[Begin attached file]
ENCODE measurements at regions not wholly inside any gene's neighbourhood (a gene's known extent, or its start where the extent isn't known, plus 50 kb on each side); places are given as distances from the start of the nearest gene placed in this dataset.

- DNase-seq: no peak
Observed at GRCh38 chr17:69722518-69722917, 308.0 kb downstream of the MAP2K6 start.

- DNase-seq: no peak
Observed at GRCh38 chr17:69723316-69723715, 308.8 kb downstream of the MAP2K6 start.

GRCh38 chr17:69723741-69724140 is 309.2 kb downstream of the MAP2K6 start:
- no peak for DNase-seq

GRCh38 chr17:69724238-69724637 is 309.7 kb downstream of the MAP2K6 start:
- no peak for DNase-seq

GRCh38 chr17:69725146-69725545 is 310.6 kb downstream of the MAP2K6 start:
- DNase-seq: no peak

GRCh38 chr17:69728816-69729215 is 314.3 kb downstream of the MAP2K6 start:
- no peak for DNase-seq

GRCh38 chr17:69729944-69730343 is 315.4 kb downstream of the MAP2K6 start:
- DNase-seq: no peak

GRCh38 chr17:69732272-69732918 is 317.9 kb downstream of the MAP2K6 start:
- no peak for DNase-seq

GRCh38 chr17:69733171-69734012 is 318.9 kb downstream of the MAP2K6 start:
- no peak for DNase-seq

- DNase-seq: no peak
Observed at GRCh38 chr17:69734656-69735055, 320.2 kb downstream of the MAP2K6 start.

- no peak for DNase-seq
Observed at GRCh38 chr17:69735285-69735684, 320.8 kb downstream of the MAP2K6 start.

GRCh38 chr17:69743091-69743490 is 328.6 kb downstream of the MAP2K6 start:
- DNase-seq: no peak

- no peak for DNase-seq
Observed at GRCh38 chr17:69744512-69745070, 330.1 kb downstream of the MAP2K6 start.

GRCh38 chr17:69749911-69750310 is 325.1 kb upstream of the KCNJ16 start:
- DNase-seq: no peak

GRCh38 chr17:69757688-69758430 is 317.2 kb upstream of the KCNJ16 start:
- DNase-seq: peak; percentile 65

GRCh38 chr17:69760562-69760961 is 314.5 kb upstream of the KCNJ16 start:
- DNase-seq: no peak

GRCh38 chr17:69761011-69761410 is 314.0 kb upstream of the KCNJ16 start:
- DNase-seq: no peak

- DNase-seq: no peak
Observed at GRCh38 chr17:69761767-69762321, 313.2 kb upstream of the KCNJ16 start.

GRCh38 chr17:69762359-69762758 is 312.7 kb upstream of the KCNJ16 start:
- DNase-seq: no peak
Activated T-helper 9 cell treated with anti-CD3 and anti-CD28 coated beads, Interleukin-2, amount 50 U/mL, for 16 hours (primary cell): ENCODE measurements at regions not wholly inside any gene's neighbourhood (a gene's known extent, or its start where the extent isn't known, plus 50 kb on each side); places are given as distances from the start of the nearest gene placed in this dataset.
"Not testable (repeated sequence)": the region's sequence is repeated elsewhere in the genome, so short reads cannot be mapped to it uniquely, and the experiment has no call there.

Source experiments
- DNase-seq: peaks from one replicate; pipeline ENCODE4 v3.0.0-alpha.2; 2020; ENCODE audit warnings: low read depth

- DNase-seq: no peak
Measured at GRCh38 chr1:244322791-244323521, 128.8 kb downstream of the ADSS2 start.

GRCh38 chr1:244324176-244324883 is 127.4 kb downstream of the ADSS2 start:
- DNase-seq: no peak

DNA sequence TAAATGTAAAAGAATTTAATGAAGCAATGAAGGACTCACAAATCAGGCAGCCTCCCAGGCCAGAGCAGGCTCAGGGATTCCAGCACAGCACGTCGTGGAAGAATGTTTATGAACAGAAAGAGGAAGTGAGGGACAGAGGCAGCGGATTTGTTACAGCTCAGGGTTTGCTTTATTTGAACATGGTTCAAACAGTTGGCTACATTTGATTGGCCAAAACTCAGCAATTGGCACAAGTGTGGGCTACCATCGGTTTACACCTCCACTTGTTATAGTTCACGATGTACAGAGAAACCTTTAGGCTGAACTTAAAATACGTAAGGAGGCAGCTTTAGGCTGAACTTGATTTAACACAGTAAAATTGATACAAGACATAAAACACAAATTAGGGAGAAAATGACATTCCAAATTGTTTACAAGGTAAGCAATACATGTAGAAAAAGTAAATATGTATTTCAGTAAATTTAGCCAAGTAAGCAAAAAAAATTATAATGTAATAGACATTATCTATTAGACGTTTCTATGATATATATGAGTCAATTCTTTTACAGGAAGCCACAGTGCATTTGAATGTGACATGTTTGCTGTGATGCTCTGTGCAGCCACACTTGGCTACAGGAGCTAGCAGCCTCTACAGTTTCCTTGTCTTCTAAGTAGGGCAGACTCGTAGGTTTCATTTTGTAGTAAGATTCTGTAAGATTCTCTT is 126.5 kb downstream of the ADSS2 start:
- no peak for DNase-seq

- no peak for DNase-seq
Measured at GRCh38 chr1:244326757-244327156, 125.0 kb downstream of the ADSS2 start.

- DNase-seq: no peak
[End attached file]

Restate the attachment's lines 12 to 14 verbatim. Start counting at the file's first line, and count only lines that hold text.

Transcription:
GRCh38 chr17:69728816-69729215 is 314.3 kb downstream of the MAP2K6 start:
- no peak for DNase-seq

GRCh38 chr17:69729944-69730343 is 315.4 kb downstream of the MAP2K6 start: